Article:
Is Inbreeding Always Bad?

Inbreeding has some advantages, such as in plants.

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Answer by Justin Ma, Ph.D. student in plant breeding and genetics:

Inbreeding the is the sexual reproduction between related individuals. However, since we’re all related in some manner, geneticists define inbreeding more technically and quantitatively. I also want to discuss the effects of inbreeding in more detail. There’s a common assumption that inbreeding is always bad, which is far from the truth.

The usual measure for inbreeding is the inbreeding coefficient (F). It is a measure of the probability that two alleles at a given locus are identical by descent, or in other words, homozygous. Similarly, it’s also proportion of the genome that is homozygous. (Very strictly speaking, the three things I have described are actually slightly different, but for most purposes, they can be understood to be synonymous.)

To put a number on inbreeding and estimate F, the first step to set a baseline. The baseline is what you consider to be unrelated. For example, in most human populations, two strangers are sixth to eighth cousins, so you could consider that to be unrelated; in other cases, you would just use as much pedigree (family tree) information as you have available, and your baseline is established by the data you have on hand. This matters because about 99.5 percent of our human genomes are identical and therefore homozygous if you consider nonvariable (i.e., non-polymorphic) loci. However, setting that baseline effectively makes those 99.5 percent of no interest; we are only interested in the 0.5 percent.

The inbreeding coefficient is estimated by various means, most traditionally through simple pedigrees with the math based on Mendelian principles. However, estimates based on pedigrees are not a perfect reflection of what actually happens in our genomes. In modern times, “realized inbreeding coefficients,” which are more accurate, can be more directly estimate inbreeding based on our genetics (although this leads to some funky results like inbreeding coefficients below zero and above one—the simple explanation for this is because of the baseline and scaling).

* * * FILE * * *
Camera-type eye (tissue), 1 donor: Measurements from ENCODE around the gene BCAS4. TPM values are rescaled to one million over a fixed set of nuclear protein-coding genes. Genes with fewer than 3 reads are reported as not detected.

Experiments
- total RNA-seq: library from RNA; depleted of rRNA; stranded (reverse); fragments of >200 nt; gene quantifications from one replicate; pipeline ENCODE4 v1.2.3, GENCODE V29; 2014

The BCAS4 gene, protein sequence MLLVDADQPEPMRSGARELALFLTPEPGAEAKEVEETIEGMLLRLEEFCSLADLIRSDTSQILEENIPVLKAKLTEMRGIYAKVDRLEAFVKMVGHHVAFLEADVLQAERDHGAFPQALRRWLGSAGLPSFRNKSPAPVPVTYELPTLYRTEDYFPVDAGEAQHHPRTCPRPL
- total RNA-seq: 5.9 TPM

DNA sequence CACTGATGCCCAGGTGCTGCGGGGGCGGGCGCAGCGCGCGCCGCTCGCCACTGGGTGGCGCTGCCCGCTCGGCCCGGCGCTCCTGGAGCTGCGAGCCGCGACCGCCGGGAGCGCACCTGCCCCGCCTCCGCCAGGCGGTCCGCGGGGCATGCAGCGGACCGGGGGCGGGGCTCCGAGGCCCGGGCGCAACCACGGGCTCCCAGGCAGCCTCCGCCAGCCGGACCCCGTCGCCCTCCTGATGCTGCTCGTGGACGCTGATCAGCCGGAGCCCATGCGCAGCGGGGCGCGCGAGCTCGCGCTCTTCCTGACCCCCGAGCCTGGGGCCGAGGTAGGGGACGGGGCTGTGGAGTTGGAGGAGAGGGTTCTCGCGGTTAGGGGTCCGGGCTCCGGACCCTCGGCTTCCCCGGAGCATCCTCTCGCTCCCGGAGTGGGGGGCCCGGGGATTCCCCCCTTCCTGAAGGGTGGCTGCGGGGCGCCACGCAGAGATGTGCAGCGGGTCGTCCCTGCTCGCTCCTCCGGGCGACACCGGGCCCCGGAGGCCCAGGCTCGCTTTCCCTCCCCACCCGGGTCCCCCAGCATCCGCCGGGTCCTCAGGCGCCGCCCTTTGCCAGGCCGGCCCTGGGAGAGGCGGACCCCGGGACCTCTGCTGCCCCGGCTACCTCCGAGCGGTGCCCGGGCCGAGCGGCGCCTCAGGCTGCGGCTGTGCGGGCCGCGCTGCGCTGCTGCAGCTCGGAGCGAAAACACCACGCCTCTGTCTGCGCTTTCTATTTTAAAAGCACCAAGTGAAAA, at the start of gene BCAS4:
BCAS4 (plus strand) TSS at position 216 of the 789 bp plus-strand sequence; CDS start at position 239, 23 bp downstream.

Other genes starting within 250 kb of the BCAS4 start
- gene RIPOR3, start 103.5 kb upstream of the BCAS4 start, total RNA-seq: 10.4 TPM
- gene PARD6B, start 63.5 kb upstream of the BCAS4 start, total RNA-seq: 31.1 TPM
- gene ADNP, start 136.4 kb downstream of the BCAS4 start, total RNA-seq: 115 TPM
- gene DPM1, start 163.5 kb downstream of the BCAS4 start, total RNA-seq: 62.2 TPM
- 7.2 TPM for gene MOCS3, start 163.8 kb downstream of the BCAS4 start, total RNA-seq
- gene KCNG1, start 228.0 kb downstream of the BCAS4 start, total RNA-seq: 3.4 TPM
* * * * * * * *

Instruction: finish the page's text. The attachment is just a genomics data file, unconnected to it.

Inbreeding matters most because of inbreeding depression. As there are many examples of this, it’s most simply understood as the increase in the likelihood that you’ll get two deleterious recessive alleles of, say, a major genetic disease. However, this works across many other genes (loci) of smaller effects as well. Fitness is generally decreased with inbreeding depression.

However, inbreeding is not always bad. Higher animals have a very low tolerance for inbreeding, but inbreeding is common in other life forms like certain worms, and extremely common in the plant world. And in these cases, I am talking about selfing, which, by human standards, is an extreme form of inbreeding.

There are many advantages of inbreeding but it can be boiled down to:

  1. The same advantages of asexual reproduction over sex, which are numerous. These include far faster and more efficient reproduction, lower search costs, improves kin selection, undesired variability over generations, reduced risk of disease.
  2. Increasing the frequency and/or fixation of desired alleles. In the same way that deleterious alleles are more likely to be unmasked, you can fix desired alleles and purge those deleterious alleles more effectively.

On average, this doesn’t work well in species with high inbreeding depression, but with selection and sufficient populations, the problems can be overcome. This is commonly done by animal and plant breeders.

In animal and plant breeding, we target specific traits, and it makes sense that breeding like with like (which intuitively will be more related) is a good strategy. As the animal breeders describe it, “It’s line breeding when it works. It’s inbreeding when it doesn’t work.” In plant breeding, we also do it to establish uniformity by releasing pureline inbreds as varieties, and somewhat ironically, using them as parents for uniform hybrids.

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